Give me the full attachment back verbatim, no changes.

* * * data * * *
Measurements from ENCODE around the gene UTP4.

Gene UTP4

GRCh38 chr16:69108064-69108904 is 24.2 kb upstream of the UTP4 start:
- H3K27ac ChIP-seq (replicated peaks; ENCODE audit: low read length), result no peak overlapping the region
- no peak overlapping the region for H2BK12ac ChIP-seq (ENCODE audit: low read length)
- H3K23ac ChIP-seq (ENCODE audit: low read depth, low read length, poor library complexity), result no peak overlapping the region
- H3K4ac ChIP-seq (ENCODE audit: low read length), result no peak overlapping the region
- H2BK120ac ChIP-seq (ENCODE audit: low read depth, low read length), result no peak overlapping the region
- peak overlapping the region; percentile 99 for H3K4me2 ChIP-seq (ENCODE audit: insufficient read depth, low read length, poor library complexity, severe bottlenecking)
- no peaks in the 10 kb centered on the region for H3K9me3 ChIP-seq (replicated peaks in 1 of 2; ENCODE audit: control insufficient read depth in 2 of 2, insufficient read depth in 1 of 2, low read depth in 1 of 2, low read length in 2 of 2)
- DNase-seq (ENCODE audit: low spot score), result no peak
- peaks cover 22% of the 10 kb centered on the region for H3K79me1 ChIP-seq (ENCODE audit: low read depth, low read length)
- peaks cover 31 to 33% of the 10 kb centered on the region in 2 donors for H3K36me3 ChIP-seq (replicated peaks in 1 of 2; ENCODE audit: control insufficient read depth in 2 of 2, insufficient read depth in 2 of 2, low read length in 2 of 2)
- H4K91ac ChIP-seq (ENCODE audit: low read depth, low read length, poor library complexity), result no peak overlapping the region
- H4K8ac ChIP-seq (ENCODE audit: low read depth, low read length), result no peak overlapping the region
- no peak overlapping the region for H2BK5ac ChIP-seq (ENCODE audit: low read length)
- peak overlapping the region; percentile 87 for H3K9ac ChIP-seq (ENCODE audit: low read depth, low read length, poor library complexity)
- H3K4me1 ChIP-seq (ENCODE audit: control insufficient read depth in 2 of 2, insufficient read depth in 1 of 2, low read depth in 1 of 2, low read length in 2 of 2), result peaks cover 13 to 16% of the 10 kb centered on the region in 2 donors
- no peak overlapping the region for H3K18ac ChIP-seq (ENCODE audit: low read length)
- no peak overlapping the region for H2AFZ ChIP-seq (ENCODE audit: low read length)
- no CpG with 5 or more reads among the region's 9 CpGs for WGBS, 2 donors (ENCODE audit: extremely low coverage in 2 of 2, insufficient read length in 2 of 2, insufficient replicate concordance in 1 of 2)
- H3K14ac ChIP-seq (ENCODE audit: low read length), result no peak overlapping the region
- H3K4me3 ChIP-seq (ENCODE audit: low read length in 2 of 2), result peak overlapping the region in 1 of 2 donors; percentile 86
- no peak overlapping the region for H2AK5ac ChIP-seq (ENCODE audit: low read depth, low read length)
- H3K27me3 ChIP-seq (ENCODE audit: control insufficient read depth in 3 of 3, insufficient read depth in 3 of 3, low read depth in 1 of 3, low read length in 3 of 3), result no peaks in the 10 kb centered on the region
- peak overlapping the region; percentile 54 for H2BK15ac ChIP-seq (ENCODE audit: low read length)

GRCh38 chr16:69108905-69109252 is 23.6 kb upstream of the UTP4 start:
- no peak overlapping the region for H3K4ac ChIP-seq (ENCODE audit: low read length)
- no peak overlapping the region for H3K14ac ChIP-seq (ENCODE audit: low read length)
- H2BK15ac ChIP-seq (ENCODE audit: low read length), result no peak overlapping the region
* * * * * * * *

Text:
Measurements from ENCODE around the gene UTP4.

Gene UTP4

GRCh38 chr16:69108064-69108904 is 24.2 kb upstream of the UTP4 start:
- H3K27ac ChIP-seq (replicated peaks; ENCODE audit: low read length), result no peak overlapping the region
- no peak overlapping the region for H2BK12ac ChIP-seq (ENCODE audit: low read length)
- H3K23ac ChIP-seq (ENCODE audit: low read depth, low read length, poor library complexity), result no peak overlapping the region
- H3K4ac ChIP-seq (ENCODE audit: low read length), result no peak overlapping the region
- H2BK120ac ChIP-seq (ENCODE audit: low read depth, low read length), result no peak overlapping the region
- peak overlapping the region; percentile 99 for H3K4me2 ChIP-seq (ENCODE audit: insufficient read depth, low read length, poor library complexity, severe bottlenecking)
- no peaks in the 10 kb centered on the region for H3K9me3 ChIP-seq (replicated peaks in 1 of 2; ENCODE audit: control insufficient read depth in 2 of 2, insufficient read depth in 1 of 2, low read depth in 1 of 2, low read length in 2 of 2)
- DNase-seq (ENCODE audit: low spot score), result no peak
- peaks cover 22% of the 10 kb centered on the region for H3K79me1 ChIP-seq (ENCODE audit: low read depth, low read length)
- peaks cover 31 to 33% of the 10 kb centered on the region in 2 donors for H3K36me3 ChIP-seq (replicated peaks in 1 of 2; ENCODE audit: control insufficient read depth in 2 of 2, insufficient read depth in 2 of 2, low read length in 2 of 2)
- H4K91ac ChIP-seq (ENCODE audit: low read depth, low read length, poor library complexity), result no peak overlapping the region
- H4K8ac ChIP-seq (ENCODE audit: low read depth, low read length), result no peak overlapping the region
- no peak overlapping the region for H2BK5ac ChIP-seq (ENCODE audit: low read length)
- peak overlapping the region; percentile 87 for H3K9ac ChIP-seq (ENCODE audit: low read depth, low read length, poor library complexity)
- H3K4me1 ChIP-seq (ENCODE audit: control insufficient read depth in 2 of 2, insufficient read depth in 1 of 2, low read depth in 1 of 2, low read length in 2 of 2), result peaks cover 13 to 16% of the 10 kb centered on the region in 2 donors
- no peak overlapping the region for H3K18ac ChIP-seq (ENCODE audit: low read length)
- no peak overlapping the region for H2AFZ ChIP-seq (ENCODE audit: low read length)
- no CpG with 5 or more reads among the region's 9 CpGs for WGBS, 2 donors (ENCODE audit: extremely low coverage in 2 of 2, insufficient read length in 2 of 2, insufficient replicate concordance in 1 of 2)
- H3K14ac ChIP-seq (ENCODE audit: low read length), result no peak overlapping the region
- H3K4me3 ChIP-seq (ENCODE audit: low read length in 2 of 2), result peak overlapping the region in 1 of 2 donors; percentile 86
- no peak overlapping the region for H2AK5ac ChIP-seq (ENCODE audit: low read depth, low read length)
- H3K27me3 ChIP-seq (ENCODE audit: control insufficient read depth in 3 of 3, insufficient read depth in 3 of 3, low read depth in 1 of 3, low read length in 3 of 3), result no peaks in the 10 kb centered on the region
- peak overlapping the region; percentile 54 for H2BK15ac ChIP-seq (ENCODE audit: low read length)

GRCh38 chr16:69108905-69109252 is 23.6 kb upstream of the UTP4 start:
- no peak overlapping the region for H3K4ac ChIP-seq (ENCODE audit: low read length)
- no peak overlapping the region for H3K14ac ChIP-seq (ENCODE audit: low read length)
- H2BK15ac ChIP-seq (ENCODE audit: low read length), result no peak overlapping the region